A Popular History of The Great War/Volume 1/Page 258

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THE BRITISH RETREAT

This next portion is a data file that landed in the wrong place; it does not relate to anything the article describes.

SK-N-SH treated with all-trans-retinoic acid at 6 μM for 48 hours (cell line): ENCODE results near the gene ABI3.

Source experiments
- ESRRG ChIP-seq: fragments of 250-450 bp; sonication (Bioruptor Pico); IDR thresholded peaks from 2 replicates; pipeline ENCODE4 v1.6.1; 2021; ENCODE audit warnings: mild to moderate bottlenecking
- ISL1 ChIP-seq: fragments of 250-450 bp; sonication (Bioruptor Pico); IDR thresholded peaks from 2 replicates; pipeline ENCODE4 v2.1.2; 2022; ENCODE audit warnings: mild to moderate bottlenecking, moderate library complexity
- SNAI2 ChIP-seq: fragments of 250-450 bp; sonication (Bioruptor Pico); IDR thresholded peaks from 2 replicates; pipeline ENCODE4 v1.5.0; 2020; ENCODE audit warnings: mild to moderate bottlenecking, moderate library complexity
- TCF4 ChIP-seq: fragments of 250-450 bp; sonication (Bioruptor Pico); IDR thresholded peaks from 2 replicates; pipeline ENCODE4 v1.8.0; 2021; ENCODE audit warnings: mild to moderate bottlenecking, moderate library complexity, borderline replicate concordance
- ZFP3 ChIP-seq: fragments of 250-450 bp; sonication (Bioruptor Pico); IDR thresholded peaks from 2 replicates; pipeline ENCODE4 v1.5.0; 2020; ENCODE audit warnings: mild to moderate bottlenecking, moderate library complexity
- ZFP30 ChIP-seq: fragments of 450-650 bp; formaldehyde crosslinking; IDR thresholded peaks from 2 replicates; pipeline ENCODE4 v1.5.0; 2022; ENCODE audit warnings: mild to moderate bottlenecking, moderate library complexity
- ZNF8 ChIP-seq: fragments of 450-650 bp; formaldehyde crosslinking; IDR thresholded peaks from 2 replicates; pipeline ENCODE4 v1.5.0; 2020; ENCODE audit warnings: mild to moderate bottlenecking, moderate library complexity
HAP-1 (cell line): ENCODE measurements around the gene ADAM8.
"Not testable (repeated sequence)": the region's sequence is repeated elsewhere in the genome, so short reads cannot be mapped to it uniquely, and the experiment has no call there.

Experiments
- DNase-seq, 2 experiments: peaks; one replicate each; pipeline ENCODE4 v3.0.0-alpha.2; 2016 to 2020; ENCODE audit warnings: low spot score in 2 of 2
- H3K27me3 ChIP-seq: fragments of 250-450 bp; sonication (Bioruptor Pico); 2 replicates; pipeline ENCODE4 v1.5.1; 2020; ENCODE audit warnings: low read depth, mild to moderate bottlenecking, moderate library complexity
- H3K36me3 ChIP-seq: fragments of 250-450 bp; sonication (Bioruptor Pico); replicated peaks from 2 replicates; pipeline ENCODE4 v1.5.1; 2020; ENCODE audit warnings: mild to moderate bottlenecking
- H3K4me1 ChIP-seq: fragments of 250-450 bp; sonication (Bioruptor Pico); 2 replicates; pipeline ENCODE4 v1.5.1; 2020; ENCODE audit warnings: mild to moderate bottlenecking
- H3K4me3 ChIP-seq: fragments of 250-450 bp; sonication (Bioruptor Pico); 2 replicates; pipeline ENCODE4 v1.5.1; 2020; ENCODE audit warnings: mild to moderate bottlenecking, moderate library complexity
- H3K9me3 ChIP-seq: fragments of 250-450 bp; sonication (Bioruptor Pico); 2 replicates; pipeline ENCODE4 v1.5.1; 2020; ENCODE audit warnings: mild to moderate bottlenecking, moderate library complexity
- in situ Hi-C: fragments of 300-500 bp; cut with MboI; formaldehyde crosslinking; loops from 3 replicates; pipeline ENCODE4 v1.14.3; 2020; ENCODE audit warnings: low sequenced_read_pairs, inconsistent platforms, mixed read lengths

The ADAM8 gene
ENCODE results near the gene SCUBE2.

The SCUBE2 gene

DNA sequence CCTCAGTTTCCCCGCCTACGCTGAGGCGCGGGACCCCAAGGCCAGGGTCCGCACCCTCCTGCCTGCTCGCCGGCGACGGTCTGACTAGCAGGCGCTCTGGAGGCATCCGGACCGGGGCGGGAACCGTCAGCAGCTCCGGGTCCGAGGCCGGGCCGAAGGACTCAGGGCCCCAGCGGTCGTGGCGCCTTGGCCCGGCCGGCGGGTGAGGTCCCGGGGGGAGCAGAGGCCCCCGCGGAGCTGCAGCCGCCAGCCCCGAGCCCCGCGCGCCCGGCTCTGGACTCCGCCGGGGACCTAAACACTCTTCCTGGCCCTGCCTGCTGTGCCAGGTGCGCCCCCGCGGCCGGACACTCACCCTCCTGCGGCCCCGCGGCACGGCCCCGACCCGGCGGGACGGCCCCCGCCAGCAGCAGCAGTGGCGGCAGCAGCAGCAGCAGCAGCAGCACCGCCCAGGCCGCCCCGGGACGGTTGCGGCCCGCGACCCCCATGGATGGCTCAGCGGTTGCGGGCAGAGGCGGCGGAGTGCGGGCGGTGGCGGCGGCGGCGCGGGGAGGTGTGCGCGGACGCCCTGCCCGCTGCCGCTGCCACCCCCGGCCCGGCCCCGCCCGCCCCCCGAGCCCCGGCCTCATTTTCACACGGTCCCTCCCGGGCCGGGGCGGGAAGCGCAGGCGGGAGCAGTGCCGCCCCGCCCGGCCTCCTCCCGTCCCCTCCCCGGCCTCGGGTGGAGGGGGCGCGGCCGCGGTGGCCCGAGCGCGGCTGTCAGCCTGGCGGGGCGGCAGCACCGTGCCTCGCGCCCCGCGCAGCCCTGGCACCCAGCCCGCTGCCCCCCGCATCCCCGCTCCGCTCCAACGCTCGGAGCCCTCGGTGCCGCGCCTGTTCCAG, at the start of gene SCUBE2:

The men were overcome with weariness, wet through, and many had been without proper food for hours. The task of sorting them into their allotted positions was one of extreme difficulty, but it was accomplished, tlrough naturally the body was con- tinually being joined by stragglers. At dawn on August 27 troops were pom*ing into St. Quentin, where they were able to snatch a few hours' rest before resuming their march. So far the retreating army had been very little molested by the enemy, though the 4th division was for a timefollowedfairlycloselybytheircavalry. Onthewholethe Germans were quiescent, and the difficulties which confronted the staff were mainly concerned with the continued movement of troops, so weary that they slept as they marched, and when they fell out from sheer exhaustion were too comatose to be moved. Officers, themselves worn out, had the greatest difficulty to kecji their columns moving or even to ensure that the horses were fed and watered. It says much for the discipline of the British regular army that the retreat was everywhere continued, and much for the resilience of the men and their degree of physical fitness that they recovered so rapidly after short spells of rest and adequate food. Between August 23 and August 28 the 2nd corps had fought twogeneralactionsandhadinarched75miles. Atthisstageof the retreat the 5th division went into billets at Pontoise. The 3rd division halted at Crissoles and Genvry, not far from Noyon. The halting places of the 4th division were at Bussy, Farniches and Campagne. By this time Sir Horace Smith'Dorricn may be said to have shaken off von Kluck's pursuit, and to have been relieved of the gravest of his anxiety. On August 27 General Joffre telegraphed his congratulations to Sir John French, He paid tribute to the gallantry of the British army in engaging vastly superior forces, and acknow'- ledged the great help afforded in protecting the left flank of his armies. The French," he said, "will not forget the services rendered." Sir John French, although in later days he criticised Sir Horace Smith-Dorrien's decision to stand at Le Gateau, at the time paid generous tribute to his corps commander. In his clispatcli he wrote : "I say without hesitation that the saving of the left wing of the army tinder my command, on the morning of August 26, could never have been accomplished unless a

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